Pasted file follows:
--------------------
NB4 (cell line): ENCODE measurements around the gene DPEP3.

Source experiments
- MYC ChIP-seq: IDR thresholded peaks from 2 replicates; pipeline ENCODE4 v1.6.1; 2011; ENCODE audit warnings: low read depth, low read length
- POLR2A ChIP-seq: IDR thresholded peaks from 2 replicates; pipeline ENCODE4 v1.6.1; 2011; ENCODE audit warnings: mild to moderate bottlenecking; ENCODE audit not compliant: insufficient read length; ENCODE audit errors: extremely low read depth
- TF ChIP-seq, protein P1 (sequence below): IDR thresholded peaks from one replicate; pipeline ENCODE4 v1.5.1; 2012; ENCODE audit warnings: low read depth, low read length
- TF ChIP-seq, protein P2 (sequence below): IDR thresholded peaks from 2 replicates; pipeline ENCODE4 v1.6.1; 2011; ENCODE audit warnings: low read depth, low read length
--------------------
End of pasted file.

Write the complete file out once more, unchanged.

NB4 (cell line): ENCODE measurements around the gene DPEP3.

Source experiments
- MYC ChIP-seq: IDR thresholded peaks from 2 replicates; pipeline ENCODE4 v1.6.1; 2011; ENCODE audit warnings: low read depth, low read length
- POLR2A ChIP-seq: IDR thresholded peaks from 2 replicates; pipeline ENCODE4 v1.6.1; 2011; ENCODE audit warnings: mild to moderate bottlenecking; ENCODE audit not compliant: insufficient read length; ENCODE audit errors: extremely low read depth
- TF ChIP-seq, protein P1 (sequence below): IDR thresholded peaks from one replicate; pipeline ENCODE4 v1.5.1; 2012; ENCODE audit warnings: low read depth, low read length
- TF ChIP-seq, protein P2 (sequence below): IDR thresholded peaks from 2 replicates; pipeline ENCODE4 v1.6.1; 2011; ENCODE audit warnings: low read depth, low read length